Maximizing revenue from digital subscriptions is dependent on monetizing usage rather than the users themselves. Comparing print subscriptions to digital subscriptions highlights why usage behavior is the basis of revenue, and applying the principles of yield management shows why metered pricing models produce the most revenue.
Why Usage? Comparing Print vs. Digital Subscriptions
Based on the fact that print is a physically distributed product and digital is an on-demand service, print subscriptions differ from digital subscriptions in three critical ways:
- Fixed vs. Variable Content Delivery. The print product has a fixed definition of content delivery which is received by every customer that purchases a subscription. A digital service has a variable definition of content delivery because usage varies across customers.
- Ownership vs. Access Rights. When a customer subscribes to a print product, ownership of the physical assets now forms a library for use by anyone at any time. When a customer subscribes to a digital service, access rights are granted only for specific people and period of time.
- Customer Value Proposition. With a print subscription, the customer recognizes that they purchased and own all the information; whereas in a digital subscription, the customer wants to pay only for what they use.
The change in value proposition derived from ownership to usage moves the basis of monetization from media distribution to user behavior. Consequently, the most common pricing model is geared towards users, but per-user pricing does not sufficiently deal with variable content delivery. This is where the principles of yield management can be applied to maximize revenue.
Why Metered? Applying Yield Management Principles
Yield management is the process of understanding, anticipating and influencing consumer behavior in order to maximize yield or profits from a perishable resource. Because customers are paying for usage, and because customer usage behavior is a variable, transient revenue opportunity, yield management principles provide the means to maximize revenue. Once the customer uses content under a specific price plan, that usage has been monetized.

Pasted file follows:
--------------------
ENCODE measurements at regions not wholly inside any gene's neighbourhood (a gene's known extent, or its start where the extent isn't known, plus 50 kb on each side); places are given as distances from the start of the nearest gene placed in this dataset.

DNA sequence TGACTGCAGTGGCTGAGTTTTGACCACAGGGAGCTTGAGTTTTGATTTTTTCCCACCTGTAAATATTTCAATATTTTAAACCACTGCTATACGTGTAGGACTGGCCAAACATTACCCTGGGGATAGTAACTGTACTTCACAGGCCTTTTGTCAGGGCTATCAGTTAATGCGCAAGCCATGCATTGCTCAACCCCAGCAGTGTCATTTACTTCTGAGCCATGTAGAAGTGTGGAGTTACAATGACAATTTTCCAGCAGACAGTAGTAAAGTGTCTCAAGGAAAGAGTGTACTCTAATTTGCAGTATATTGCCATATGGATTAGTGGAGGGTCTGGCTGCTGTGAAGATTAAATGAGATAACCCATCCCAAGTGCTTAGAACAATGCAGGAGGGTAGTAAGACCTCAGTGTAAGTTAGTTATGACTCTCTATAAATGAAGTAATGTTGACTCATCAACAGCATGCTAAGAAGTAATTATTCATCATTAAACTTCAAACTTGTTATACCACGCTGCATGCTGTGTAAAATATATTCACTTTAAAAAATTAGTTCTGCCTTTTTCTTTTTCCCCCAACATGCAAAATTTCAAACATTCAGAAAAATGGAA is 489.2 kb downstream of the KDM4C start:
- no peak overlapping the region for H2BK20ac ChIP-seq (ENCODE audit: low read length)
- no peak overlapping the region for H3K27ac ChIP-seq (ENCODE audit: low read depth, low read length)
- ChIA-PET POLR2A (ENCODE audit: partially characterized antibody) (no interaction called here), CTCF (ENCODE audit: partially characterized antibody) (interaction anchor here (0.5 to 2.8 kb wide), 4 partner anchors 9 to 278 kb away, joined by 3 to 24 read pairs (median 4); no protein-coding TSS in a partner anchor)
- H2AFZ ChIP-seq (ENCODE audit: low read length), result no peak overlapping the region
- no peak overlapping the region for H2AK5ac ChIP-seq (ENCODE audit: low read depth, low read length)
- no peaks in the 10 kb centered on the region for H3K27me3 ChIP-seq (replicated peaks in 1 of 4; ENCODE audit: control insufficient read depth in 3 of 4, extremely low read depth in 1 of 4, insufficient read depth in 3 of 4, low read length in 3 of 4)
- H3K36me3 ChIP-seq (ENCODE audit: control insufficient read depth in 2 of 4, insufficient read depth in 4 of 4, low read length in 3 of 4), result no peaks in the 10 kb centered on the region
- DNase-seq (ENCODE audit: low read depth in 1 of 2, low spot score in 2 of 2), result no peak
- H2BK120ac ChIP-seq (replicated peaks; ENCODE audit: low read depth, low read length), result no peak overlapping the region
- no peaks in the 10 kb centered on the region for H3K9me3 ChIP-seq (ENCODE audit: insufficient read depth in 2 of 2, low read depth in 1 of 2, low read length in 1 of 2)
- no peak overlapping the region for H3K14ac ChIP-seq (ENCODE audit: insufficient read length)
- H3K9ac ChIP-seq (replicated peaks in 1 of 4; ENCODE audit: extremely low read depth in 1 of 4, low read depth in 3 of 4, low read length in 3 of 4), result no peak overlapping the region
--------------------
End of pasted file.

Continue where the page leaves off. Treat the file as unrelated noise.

A yield management metric can measure and rate the price paid for each behavioral unit of usage (i.e., a behavioral unit price) allowing each subscription to be ranked based on yield. The behavioral unit price metric would answer the following question: did the pricing plan for the customer yield sufficient revenue from the customer usage behavior? If a pricing plan is not based on metering customer usage behavior, the answer will be “no,” as the following example illustrates.
Assume there is a financial information service that charges banks $1,000 per user per month for use of their service. The graphic to the right shows two different banks, in which the first bank processes all types of banking transactions in a single assembly line, with each person performing a specific function (e.g., data lookup in the financial information service). The second bank has a distributed process where personnel specialize in different types of banking transactions, with each of them needing access to the financial information service. With these scenarios, these two banks have organized and staffed their transaction processing differently to accomplish the same goals.
The assembly-line bank has only two users licensed for access to a financial information service at a price of $2,000 per month. The specialized-processing bank has ten users licensed to access the same financial information service at a price of $10,000 per month. Assuming each of these banks performs 1,000 data lookups per month, the assembly-line bank is paying $2 per data lookup, whereas the specialized-processing bank is paying $10 per data lookup. If $10 per data lookup is a fair market price, then $10 per lookup should be the target yield for all customers. In the case of the assembly-line bank, the yield is only $2 per data lookup, or 20% of the target yield percentage. The consequence is that the per-user pricing yielded $8,000 per month less than a pure metered price. On an annual basis, the yield is $96,000 lower, representing a significantly large missed revenue opportunity.
Yield management is a critical competency for pricing managers to move beyond standard user pricing. Because yield management directly aligns price with customer usage behavior and ROI, developing behavioral unit prices allows a publisher to align and optimize license structure and prices. Developing tiered or metered pricing based on anticipated customer usage behavior is the path to maximizing revenue.